I read with interest a recent article entitled “If A Computer Can Diagnose Cancer, Will Doctors Become Obsolete?”. The discussion in the article has several purely economic points and focus, but what caught my eye of course was being made obsolete by a computer!
This, of course, is not a new idea. In medical school 20 years ago, I was involved with a pilot project of what was once a commercially available product that used artificial intelligence to provide diagnoses. I say was “once a commercially available product” because the company - and the application - are no longer in the market.
The idea was that one could take a clinical history, perform a physical examination, enter some laboratory and radiology results and a differential diagnosis would be presented to the physician.
The application performed exceptionally well when all the information input was accurate and complete at the time you hit “Go” on the application. If labs or pertinent imaging findings were not available (as if often the case with a brand new patient in your exam room), the differentials were often lengthy and non-specific. Recommended tests to further delineate the differential would range from excessive routine to esoteric and would not be cost-effective.
The coding of course was dependent on using “cough and shortness of breath” and “rales, rhonchi and wheezing” on physical examination and “high white blood cell count with predominance of neutrophils” and “infiltrate on chest x-ray” to tell you bacterial pneumonia was on the differential diagnosis, but also list a dozen other possibilities based on the algorithms using “and” or “or” type logic.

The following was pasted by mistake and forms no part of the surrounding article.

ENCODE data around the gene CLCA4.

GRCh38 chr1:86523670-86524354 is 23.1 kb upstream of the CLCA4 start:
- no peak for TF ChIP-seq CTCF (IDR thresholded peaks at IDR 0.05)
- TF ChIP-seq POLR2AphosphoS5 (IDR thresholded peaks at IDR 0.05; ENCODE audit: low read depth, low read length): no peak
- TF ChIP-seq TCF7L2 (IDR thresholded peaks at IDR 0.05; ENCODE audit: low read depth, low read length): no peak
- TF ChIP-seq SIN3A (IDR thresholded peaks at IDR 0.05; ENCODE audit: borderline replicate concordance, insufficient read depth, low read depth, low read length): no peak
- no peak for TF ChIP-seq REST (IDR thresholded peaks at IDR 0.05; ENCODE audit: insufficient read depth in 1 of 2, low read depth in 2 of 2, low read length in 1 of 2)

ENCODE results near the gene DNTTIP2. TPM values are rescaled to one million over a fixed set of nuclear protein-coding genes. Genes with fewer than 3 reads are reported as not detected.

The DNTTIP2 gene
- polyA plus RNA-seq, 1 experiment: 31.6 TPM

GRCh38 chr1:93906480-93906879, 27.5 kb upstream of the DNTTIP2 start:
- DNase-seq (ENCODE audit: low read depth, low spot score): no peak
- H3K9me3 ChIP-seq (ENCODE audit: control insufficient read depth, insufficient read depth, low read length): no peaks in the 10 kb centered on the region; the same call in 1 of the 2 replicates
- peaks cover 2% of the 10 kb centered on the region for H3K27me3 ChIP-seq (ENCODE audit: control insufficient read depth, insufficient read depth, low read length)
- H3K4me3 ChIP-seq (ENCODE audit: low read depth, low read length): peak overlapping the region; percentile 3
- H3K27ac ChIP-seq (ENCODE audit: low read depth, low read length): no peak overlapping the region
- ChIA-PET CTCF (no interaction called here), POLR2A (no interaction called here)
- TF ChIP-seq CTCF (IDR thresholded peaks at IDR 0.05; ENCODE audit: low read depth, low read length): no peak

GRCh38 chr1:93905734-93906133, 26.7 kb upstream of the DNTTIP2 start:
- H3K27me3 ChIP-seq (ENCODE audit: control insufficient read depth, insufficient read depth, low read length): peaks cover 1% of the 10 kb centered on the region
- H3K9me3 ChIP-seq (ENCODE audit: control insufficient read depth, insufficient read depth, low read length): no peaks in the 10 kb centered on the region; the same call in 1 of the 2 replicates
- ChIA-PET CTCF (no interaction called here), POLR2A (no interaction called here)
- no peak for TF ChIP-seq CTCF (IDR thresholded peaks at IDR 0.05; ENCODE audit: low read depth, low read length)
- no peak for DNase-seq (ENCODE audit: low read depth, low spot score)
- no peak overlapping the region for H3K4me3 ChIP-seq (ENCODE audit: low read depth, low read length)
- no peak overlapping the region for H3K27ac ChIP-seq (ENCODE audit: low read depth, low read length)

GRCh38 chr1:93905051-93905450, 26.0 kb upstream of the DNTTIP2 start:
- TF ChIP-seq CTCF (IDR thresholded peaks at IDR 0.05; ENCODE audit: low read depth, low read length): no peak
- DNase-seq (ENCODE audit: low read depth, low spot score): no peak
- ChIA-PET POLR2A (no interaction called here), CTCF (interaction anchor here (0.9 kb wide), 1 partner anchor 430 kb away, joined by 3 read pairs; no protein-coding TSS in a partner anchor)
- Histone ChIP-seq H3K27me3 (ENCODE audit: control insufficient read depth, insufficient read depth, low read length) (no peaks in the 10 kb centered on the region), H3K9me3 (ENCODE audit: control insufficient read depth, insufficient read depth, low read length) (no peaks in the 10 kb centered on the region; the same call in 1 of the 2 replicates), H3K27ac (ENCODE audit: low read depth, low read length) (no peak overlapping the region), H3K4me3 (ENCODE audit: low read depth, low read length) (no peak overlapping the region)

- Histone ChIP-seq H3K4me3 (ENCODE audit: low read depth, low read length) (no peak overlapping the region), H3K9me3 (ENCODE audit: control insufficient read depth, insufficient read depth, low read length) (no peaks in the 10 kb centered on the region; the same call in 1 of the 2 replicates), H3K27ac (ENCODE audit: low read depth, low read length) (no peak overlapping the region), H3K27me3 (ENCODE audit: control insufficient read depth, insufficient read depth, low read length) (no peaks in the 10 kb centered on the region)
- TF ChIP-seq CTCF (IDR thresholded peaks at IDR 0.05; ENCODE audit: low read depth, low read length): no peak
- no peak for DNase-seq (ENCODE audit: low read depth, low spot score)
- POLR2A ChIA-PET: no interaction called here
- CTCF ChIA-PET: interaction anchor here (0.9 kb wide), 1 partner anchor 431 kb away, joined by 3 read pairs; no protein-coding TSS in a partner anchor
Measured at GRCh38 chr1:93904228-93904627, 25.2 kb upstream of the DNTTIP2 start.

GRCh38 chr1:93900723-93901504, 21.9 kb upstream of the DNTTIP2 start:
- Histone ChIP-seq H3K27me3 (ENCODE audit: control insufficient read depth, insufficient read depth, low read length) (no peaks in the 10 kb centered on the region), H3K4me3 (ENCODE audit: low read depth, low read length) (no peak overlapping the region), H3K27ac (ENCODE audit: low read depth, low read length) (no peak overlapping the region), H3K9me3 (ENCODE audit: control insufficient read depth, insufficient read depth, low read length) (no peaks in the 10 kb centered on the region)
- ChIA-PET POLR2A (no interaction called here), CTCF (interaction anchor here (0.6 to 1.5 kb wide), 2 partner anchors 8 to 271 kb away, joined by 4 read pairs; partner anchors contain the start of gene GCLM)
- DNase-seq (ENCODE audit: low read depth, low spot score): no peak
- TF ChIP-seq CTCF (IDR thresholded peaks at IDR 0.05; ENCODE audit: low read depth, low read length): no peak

I think it is widely recognized that artificial intelligence, nanotechnology, and biotechnology are going to revolutionize all aspect of the fields of healthcare and medicine, including pathology and laboratory medicine.
Computers are already able to perform some “mundane” tasks such as counting cells or differentiating staining patterns with many FDA-approved, commercially available image analysis applications that are in clinical use for patient care.
While “computational pathology” is possible now and will improve, as has already been demonstrated with automated pap smear screening, the day will come when perhaps even “routine” pathology specimens can be screened for abnormal cells for review, will be identified and a specific list of diagnoses from which to choose will be presented.
To date, most of these applications still lack what our brains are capable of – not only storing and retrieving information, but forming new neural networks that can associate new with old information and integrate past information into new findings.
The human brain’s lack of a static operating system and software allows it to learn and continue to compute new information beyond any hardware or software ever devised.
Robo-doc and robo-pathologist will exist, but a human brain will still be needed to use instinct, highest probability reasoning, and the art of medicine in care of patients.
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